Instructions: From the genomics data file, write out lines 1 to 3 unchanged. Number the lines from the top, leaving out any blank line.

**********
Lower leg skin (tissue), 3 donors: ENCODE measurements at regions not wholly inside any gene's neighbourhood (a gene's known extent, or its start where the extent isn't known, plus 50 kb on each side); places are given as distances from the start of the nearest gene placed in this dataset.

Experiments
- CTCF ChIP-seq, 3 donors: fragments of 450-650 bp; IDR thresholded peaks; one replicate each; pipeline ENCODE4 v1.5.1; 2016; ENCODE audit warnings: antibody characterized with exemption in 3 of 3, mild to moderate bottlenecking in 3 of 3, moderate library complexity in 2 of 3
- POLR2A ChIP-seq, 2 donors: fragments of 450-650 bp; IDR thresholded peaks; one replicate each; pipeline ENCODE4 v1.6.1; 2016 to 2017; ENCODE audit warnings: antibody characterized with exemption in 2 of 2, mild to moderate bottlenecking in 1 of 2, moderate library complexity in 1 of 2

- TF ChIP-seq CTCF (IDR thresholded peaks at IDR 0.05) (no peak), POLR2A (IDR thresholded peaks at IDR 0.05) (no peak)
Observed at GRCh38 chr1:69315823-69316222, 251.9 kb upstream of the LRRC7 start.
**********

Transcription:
Lower leg skin (tissue), 3 donors: ENCODE measurements at regions not wholly inside any gene's neighbourhood (a gene's known extent, or its start where the extent isn't known, plus 50 kb on each side); places are given as distances from the start of the nearest gene placed in this dataset.

Experiments
- CTCF ChIP-seq, 3 donors: fragments of 450-650 bp; IDR thresholded peaks; one replicate each; pipeline ENCODE4 v1.5.1; 2016; ENCODE audit warnings: antibody characterized with exemption in 3 of 3, mild to moderate bottlenecking in 3 of 3, moderate library complexity in 2 of 3